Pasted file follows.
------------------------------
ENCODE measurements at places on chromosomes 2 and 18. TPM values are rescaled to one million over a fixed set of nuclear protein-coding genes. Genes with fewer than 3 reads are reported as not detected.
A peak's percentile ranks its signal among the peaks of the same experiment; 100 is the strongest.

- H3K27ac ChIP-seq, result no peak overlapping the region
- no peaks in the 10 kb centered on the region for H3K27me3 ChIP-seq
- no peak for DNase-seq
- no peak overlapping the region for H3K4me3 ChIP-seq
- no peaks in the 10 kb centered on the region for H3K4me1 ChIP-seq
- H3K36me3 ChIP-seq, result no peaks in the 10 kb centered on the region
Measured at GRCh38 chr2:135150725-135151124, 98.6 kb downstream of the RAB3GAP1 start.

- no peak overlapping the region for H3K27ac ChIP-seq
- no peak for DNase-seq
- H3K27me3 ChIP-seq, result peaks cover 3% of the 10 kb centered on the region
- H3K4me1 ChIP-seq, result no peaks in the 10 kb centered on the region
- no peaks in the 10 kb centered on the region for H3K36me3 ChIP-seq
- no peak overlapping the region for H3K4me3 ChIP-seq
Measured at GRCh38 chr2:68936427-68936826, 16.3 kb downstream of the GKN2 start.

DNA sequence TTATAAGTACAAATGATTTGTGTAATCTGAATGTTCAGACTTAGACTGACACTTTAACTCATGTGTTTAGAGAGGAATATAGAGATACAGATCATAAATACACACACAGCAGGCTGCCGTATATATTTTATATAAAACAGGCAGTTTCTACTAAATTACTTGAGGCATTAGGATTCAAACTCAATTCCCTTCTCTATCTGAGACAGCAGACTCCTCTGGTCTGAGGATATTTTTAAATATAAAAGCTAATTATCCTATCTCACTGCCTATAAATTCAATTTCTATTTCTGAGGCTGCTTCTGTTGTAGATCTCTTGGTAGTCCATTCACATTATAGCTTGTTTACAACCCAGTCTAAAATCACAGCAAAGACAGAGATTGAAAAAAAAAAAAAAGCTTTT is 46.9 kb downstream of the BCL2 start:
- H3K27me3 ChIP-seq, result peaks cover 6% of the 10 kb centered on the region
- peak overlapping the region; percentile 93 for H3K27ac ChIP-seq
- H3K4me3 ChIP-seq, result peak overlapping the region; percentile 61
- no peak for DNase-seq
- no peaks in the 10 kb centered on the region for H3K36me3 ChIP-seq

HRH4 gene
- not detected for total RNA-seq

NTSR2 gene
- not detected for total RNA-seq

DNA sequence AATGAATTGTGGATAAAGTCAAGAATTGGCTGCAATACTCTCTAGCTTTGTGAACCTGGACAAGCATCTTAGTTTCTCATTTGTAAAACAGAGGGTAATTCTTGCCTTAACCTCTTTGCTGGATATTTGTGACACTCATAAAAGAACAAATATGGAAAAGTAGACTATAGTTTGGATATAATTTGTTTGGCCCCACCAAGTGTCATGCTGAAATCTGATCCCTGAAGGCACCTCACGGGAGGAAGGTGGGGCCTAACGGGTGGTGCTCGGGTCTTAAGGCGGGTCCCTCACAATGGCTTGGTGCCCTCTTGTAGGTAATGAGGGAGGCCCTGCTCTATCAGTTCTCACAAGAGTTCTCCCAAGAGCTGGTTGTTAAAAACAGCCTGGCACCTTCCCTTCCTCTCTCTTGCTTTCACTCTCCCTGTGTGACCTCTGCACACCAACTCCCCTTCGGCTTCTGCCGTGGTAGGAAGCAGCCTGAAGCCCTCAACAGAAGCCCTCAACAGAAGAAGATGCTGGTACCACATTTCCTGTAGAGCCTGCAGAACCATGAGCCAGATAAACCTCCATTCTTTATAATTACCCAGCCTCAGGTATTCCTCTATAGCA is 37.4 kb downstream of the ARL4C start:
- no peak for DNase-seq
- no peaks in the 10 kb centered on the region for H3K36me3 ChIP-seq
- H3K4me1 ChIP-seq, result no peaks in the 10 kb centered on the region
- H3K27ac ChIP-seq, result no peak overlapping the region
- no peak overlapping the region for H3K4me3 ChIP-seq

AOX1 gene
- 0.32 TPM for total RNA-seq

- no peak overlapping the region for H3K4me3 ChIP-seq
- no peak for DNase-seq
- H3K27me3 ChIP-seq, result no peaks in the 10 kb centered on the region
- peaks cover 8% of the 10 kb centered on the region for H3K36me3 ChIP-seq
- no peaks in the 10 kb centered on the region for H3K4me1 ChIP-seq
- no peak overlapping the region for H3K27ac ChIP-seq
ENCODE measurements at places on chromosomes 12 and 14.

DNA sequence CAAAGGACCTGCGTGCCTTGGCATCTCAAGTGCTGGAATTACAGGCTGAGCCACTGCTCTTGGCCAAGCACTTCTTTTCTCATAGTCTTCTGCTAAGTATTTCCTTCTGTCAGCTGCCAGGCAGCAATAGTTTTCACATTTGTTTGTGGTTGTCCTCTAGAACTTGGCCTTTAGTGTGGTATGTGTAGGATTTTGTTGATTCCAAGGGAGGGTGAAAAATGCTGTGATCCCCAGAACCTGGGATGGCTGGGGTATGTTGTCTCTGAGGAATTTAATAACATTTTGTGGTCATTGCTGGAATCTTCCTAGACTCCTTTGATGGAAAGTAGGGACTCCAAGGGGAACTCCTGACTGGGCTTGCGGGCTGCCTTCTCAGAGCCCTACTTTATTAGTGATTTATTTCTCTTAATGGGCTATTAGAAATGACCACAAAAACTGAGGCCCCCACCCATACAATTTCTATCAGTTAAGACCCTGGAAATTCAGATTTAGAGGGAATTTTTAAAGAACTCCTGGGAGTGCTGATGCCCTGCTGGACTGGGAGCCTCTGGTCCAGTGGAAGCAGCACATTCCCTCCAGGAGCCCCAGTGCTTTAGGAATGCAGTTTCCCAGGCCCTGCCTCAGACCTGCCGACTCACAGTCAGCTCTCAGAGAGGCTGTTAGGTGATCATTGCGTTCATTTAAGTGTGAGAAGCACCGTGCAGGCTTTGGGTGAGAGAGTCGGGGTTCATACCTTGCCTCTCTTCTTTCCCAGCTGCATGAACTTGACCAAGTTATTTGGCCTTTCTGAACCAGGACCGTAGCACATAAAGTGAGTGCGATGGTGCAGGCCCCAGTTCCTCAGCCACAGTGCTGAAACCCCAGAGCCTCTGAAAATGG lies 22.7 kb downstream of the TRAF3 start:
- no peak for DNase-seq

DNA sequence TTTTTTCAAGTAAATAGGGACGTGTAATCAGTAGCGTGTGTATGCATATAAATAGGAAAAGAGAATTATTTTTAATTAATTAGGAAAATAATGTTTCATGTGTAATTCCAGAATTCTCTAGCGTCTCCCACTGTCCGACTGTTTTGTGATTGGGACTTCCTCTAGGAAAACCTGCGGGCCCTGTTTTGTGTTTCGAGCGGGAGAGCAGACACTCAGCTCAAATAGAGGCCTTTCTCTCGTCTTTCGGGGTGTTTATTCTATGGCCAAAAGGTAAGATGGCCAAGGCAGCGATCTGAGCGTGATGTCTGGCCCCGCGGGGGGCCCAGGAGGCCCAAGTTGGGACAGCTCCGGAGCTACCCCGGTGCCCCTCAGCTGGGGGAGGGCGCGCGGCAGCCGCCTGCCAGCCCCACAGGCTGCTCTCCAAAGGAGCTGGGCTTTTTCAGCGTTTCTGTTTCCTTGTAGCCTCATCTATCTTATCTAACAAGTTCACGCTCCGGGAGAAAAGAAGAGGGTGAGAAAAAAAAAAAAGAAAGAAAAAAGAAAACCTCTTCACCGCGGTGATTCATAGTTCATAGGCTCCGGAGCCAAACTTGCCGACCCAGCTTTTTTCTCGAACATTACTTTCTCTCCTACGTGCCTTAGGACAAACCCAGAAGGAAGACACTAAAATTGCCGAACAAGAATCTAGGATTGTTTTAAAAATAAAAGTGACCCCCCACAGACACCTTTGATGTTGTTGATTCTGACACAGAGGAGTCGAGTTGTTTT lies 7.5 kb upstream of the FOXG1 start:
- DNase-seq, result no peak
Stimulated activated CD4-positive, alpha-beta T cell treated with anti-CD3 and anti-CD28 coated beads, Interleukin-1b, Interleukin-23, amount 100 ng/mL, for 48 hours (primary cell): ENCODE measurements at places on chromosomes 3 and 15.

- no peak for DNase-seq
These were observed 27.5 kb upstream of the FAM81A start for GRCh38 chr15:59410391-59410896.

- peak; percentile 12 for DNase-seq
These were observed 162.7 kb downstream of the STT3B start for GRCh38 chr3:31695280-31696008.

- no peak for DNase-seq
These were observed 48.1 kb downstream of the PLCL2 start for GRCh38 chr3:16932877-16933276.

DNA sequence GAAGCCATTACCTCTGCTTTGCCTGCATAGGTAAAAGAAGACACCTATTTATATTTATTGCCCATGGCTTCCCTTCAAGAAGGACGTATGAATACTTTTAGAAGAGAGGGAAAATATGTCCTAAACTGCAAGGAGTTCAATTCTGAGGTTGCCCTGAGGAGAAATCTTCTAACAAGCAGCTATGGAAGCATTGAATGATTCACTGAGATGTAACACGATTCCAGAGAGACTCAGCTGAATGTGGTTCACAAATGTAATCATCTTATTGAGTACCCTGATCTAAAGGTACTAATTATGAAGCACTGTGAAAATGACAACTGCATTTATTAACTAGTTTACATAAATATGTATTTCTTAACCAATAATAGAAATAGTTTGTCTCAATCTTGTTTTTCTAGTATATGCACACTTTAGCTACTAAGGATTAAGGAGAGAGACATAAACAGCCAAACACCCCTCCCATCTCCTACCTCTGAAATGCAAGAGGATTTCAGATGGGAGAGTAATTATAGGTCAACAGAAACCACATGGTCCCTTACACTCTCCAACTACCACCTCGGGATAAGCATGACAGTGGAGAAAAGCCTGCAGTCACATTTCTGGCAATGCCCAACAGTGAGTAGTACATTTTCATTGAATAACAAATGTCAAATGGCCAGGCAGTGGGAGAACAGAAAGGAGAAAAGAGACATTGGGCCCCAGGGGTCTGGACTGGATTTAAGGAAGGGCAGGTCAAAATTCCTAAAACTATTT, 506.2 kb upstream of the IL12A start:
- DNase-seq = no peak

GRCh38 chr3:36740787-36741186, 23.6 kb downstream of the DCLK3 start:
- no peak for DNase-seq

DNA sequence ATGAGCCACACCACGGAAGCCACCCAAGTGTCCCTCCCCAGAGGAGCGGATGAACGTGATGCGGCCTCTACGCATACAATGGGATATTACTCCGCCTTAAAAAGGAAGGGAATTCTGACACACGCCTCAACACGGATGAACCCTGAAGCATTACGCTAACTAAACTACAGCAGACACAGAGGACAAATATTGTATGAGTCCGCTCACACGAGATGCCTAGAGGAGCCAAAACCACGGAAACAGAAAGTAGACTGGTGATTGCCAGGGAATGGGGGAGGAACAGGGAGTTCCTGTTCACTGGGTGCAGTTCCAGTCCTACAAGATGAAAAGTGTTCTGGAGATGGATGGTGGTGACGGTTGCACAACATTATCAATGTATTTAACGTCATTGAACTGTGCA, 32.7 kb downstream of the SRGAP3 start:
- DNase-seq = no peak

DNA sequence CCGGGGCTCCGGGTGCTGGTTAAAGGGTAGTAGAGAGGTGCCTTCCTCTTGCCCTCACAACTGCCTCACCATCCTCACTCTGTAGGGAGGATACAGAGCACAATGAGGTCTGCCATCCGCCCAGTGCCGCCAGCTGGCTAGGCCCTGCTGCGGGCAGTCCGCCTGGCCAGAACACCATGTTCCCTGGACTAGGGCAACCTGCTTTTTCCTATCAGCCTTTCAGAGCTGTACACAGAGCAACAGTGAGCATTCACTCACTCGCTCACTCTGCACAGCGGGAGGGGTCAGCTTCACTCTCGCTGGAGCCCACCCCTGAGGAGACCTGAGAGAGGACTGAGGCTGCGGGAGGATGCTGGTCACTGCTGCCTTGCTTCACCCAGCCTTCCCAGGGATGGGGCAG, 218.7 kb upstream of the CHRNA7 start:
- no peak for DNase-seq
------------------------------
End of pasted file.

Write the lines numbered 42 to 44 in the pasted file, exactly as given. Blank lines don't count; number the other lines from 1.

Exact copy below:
DNA sequence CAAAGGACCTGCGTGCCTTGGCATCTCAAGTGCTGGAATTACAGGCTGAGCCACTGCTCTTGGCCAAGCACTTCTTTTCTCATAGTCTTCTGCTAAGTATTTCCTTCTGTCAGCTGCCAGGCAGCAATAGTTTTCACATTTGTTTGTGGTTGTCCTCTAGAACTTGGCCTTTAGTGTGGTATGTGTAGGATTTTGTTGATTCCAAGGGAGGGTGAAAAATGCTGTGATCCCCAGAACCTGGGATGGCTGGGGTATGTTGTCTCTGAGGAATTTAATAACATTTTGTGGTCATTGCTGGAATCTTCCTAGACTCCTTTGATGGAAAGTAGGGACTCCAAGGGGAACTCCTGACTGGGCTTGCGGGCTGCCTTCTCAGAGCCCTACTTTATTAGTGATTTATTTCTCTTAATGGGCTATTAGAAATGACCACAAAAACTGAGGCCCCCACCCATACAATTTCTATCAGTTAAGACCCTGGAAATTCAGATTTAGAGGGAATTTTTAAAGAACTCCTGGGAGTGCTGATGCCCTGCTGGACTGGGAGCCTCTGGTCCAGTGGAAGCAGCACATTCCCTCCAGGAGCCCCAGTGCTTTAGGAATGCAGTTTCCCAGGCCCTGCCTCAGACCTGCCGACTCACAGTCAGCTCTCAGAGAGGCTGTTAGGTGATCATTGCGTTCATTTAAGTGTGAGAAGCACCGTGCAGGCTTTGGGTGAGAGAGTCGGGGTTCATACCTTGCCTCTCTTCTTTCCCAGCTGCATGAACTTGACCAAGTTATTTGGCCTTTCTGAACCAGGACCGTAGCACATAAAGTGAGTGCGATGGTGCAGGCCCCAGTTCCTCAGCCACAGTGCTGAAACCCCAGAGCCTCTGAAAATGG lies 22.7 kb downstream of the TRAF3 start:
- no peak for DNase-seq

DNA sequence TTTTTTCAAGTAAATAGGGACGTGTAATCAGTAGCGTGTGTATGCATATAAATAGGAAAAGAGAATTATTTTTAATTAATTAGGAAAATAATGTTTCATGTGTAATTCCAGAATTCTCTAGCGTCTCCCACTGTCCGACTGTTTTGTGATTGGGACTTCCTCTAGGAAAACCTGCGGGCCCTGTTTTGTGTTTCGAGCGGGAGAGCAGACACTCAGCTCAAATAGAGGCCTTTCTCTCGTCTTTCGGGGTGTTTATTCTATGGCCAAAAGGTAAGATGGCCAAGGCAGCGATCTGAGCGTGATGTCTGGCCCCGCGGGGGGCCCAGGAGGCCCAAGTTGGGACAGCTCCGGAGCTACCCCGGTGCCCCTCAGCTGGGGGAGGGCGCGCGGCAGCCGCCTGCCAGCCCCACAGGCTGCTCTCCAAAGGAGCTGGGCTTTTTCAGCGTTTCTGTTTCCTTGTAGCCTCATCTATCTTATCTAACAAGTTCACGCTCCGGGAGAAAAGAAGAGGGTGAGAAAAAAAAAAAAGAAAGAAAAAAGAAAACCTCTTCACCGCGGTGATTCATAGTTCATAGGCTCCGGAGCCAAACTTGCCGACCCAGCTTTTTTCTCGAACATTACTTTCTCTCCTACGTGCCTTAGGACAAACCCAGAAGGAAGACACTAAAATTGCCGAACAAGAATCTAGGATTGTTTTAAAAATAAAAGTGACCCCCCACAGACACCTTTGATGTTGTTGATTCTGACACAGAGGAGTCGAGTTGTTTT lies 7.5 kb upstream of the FOXG1 start: